A second Canadian hostage is believed to have been killed in the Philippines by an extremist group after ransom demands were not met.
Islamist group Abu Sayyaf had demanded a $16.6 million for the release of three hostages, including Canadian Robert Hall, to be paid by Monday at 3 p.m.
This image, made from undated militant video, shows Canadians John Ridsdel, right, and Robert Hall. (Photo: AP Video/Canadian Press)
Filipina Maritess Flor and Norwegian Kjartan Sekkingstad, who is also a permanent resident of Canada, have also been held hostage after being kidnapped last fall.
A military spokesperson told The Globe and Mail that Hall's family had offered to pay $1.4 million for his release, but that the terror group had demanded $16.6-million or nothing at all.
'Cold blooded and senseless murder'
Prime Minister Justin Trudeau told reporters Monday that while the federal government is trying to formally confirm Hall's death, there is every reason to believe the reports are true. He said Philippine president Benigno Aquino has already expressed his "profound condolences and regret" to all Canadians.
"The Hall family has shown great strength of character in their resilience and are admirable in the face of this terrible situation," Trudeau said. "This is a grievous loss for them and their country mourns with them."
Prime Minister Justin Trudeau makes a statement regarding Canadian hostage Robert Hall in the Philippines during an availability in the House of Commons foyer on Monday, June 13, 2016. (Photo: Adrian Wyld/CP)
The prime minister noted that the tragic news comes shortly after an attack on a gay nightclub in Orlando. Both serve as "devastating reminders," he said, that vicious acts of violence and hatred cannot be tolerated.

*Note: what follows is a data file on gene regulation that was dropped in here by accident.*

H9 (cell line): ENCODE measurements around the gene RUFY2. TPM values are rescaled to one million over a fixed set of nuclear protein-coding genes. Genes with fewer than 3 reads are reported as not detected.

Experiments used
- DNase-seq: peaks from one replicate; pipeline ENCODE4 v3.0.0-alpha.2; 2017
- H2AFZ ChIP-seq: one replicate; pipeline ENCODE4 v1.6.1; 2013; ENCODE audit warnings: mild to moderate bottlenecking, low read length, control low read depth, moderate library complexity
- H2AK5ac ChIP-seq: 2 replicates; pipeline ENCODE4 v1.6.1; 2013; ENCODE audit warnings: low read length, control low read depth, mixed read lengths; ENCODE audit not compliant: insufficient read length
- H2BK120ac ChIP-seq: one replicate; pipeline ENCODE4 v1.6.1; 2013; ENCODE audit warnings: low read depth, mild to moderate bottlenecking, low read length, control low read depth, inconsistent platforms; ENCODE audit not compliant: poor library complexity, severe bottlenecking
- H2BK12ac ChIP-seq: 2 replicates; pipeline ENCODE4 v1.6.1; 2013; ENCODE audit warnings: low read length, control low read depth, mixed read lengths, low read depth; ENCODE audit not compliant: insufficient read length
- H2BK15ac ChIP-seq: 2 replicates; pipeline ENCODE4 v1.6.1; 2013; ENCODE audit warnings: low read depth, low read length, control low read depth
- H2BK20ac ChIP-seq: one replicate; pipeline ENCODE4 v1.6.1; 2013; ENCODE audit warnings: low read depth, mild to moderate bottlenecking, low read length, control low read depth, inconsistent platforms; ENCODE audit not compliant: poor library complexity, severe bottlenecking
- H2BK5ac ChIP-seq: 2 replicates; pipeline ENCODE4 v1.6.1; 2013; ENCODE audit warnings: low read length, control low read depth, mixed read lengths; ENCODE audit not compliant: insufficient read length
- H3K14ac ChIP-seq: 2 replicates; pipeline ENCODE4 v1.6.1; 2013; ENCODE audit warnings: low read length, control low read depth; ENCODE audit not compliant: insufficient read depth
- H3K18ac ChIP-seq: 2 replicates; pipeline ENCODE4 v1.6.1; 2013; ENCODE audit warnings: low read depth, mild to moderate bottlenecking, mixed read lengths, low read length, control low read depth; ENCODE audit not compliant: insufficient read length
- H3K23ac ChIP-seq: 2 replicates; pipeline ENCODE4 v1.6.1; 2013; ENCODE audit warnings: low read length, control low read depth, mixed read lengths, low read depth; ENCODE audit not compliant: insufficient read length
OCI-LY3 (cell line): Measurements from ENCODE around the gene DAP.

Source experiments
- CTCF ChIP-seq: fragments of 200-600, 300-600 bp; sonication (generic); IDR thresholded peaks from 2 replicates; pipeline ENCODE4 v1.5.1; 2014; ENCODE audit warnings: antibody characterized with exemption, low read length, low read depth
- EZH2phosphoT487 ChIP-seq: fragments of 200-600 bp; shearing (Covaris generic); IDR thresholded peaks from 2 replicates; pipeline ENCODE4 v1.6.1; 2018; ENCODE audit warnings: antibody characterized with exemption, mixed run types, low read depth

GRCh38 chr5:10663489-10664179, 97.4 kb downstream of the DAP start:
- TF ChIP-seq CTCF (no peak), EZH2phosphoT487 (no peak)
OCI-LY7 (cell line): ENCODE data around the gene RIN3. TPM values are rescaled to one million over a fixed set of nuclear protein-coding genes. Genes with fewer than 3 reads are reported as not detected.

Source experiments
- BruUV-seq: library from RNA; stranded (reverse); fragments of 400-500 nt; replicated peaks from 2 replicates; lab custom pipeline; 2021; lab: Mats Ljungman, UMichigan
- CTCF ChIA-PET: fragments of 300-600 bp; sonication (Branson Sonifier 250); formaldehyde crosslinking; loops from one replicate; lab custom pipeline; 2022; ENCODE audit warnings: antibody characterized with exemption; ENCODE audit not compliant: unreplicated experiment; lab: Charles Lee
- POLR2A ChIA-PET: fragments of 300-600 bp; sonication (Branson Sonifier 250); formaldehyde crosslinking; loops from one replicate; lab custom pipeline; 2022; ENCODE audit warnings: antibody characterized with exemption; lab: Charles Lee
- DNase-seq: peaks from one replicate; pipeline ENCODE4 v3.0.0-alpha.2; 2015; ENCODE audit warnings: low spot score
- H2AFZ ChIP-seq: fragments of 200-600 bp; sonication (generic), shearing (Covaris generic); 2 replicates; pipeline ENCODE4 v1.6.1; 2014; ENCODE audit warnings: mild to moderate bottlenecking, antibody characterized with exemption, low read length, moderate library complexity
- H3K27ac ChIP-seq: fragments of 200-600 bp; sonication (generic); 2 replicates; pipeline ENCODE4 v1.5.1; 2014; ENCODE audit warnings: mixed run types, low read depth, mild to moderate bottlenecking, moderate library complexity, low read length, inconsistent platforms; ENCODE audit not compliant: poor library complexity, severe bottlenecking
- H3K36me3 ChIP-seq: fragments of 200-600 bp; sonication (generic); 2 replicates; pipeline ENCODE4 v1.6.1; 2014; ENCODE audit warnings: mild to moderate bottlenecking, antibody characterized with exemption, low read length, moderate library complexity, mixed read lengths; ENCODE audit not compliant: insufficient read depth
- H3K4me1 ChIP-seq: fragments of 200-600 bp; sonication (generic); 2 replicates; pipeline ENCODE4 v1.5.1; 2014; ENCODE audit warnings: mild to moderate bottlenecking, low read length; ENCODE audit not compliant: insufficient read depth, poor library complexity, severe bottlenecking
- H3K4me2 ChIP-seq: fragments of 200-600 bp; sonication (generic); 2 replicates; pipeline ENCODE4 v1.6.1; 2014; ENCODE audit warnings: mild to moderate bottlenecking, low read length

Trudeau added that Canada holds the terror group who took Hall full responsible for the "cold-blooded and senseless murder."
He also underscored that Canada cannot and will not pay ransoms to terrorists, a message that he pushed at the most recent meeting of the G7.
"We will not turn the Maple Leaf worn with pride by over three million Canadians abroad into targets."
"Terrorist hostage takings only fuel more violence and instability," he said. "Canada cannot and will not pay ransom to terrorists. We will not turn the Maple Leaf worn with pride by over three million Canadians abroad into targets."
That was much the same message Trudeau delivered in April after Hall's fellow Canadian hostage, John Ridsdel, was executed after a demand for ransom was not met.
Trudeau also condemned Ridsdel's death at the time as "cold-blooded murder."
Ambrose: Terror threat 'remains very real'
Interim Conservative Leader Rona Ambrose also released a statement saying Canadians are "shocked and outraged" by the news.
"The threat of radical and barbaric acts of terrorism remains very real. Canada is not immune to the danger presented by global terror networks," Ambrose said. "We must stand in solidarity not just with the victims but with our allies around the world as we work together to disrupt and destroy these terrorist organizations."